If you had to pick a single piece of art to represent Hallowe’en, it might be Edvard Munch’s ‘The Scream.’
Now, MUNCH, a new museum and landmark architectural masterpiece on Oslo’s waterfront, has opened, with the world’s largest collection of works by the famed Norwegian artist. That includes several versions of Munch’s iconic work, The Scream, including an early study in pastel from 1893 and a later painted version from 1910.
More than 26,000 works bequeathed by the artist to the City of Oslo are housed in the massive museum with unparalleled views of the Oslo Fjord. It’s one of the world’s largest museums dedicated to a single artist.
11 exhibition halls feature not only versions of Munch’s most famous, disturbing work, but also over half of Munch’s known works, from paintings, prints, photographs, drawings and watercolours by the artist, ranging from 1873 to 1944, to monumental mural paintings like The Sun (1909), which stretches nearly 8 meters.
While Munch is best-known for The Scream, he also experimented with various media and techniques at the edge of modernism. In addition to the paintings, watercolours and woodblock prints for which he is best known, Munch bought a Kodak camera in 1902 and is recognized today as one of the first artists to experiment with self-portrait photography.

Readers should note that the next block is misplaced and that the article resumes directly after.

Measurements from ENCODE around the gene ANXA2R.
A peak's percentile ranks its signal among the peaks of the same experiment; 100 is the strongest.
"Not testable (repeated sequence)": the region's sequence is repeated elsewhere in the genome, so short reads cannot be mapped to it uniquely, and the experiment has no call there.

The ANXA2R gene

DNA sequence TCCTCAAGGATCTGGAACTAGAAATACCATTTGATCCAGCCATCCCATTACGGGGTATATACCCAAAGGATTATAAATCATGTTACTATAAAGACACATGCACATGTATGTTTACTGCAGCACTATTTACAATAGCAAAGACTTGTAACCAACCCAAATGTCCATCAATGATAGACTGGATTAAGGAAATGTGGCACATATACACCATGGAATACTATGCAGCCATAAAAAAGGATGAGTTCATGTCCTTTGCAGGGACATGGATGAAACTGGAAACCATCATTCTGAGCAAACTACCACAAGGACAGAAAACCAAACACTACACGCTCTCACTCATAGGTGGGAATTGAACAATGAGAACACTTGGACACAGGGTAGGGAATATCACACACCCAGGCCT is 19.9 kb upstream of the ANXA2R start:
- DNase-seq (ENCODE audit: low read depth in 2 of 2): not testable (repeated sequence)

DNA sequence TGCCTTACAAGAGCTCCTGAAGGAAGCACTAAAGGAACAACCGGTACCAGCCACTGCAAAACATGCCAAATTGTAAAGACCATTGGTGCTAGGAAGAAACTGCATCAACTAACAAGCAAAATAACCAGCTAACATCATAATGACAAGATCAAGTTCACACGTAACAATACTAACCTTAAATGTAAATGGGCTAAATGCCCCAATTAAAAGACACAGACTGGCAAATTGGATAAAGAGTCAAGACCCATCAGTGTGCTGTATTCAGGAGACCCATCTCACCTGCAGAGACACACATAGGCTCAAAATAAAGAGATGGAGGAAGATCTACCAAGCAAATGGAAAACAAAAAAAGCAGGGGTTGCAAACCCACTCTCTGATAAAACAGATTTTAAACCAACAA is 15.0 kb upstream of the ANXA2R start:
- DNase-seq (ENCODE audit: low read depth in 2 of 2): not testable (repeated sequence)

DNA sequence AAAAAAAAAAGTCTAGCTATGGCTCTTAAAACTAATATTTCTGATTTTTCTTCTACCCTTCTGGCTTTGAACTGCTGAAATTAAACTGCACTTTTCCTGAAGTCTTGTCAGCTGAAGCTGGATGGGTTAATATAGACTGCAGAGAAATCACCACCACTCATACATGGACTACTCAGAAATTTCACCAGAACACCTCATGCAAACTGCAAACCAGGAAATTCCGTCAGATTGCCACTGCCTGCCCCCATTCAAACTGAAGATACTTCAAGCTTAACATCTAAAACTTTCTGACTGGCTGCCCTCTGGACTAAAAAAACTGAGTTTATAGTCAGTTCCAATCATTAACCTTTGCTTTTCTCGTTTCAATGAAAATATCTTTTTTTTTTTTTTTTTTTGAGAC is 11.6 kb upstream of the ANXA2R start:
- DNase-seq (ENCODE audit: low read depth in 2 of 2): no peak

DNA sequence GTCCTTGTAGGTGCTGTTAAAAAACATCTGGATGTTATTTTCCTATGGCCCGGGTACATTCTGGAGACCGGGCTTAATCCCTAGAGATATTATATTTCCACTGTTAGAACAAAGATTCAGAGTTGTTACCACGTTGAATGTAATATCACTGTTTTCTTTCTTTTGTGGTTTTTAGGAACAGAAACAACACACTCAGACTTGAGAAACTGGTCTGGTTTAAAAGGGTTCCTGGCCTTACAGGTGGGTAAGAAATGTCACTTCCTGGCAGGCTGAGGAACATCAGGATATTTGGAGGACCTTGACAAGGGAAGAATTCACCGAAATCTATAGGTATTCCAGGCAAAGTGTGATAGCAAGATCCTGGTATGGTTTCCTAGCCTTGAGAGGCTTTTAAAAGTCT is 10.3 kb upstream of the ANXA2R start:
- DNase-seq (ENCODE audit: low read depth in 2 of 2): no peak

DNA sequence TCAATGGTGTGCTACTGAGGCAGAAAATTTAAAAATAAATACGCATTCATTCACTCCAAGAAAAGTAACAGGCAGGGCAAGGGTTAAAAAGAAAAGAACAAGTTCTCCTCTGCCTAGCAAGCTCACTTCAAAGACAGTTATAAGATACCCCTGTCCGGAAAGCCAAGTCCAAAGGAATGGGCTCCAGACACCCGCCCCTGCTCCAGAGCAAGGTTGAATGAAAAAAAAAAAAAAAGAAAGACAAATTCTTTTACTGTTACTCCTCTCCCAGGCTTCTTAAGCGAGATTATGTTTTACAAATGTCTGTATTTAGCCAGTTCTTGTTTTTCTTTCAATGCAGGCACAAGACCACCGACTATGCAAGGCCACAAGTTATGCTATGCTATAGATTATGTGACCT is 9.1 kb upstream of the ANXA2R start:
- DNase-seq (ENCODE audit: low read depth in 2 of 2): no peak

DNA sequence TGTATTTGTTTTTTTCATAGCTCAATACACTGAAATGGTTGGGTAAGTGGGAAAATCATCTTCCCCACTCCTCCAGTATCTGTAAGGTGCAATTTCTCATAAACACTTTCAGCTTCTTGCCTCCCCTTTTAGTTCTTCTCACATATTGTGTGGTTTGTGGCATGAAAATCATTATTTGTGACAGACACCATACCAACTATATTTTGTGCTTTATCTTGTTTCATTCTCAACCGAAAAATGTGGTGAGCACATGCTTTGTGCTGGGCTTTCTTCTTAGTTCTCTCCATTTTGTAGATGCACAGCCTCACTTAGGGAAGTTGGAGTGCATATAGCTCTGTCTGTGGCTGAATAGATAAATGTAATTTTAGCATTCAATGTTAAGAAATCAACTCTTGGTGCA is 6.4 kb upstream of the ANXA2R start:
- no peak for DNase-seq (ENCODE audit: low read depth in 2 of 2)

The museum’s collection also includes thousands of other items included in Edvard Munch’s original bequest to Oslo such as his printing plates and lithographic stones as well as thousands of letters and approximately 10,000 of the artist’s personal belongings.
Alongside personal items and displays of iconic artworks from the renowned permanent collection, temporary exhibitions will show Edvard Munch’s lasting influence in his own contemporary society, as well as on today’s generation of artists.
In addition to gaining a deeper understanding of the highlights of Edvard Munch’s work and influence, visitors will get to enjoy a wide-ranging program of cultural events and experiences for art lovers of all ages, including concerts of all types of historic and ultra-modern music, literature readings, performance and art workshops.
Even the museum’s modern architecture and the transformation of the Oslo city skyline ‘scream out’ for attention.
Right on the edge of the Fjord and in the heart of Oslo’s city life on the water, MUNCH’s top floor opens up into an observation area, offering some of Oslo’s most spectacular views. The perforated, translucent aluminium façade reflects the changing colours and conditions of the Oslo skies. Visitors can also enjoy a meal in the 13th floor restaurant with views overlooking the city and Fjord.
We’ll take that over Hallowe’en horror any day.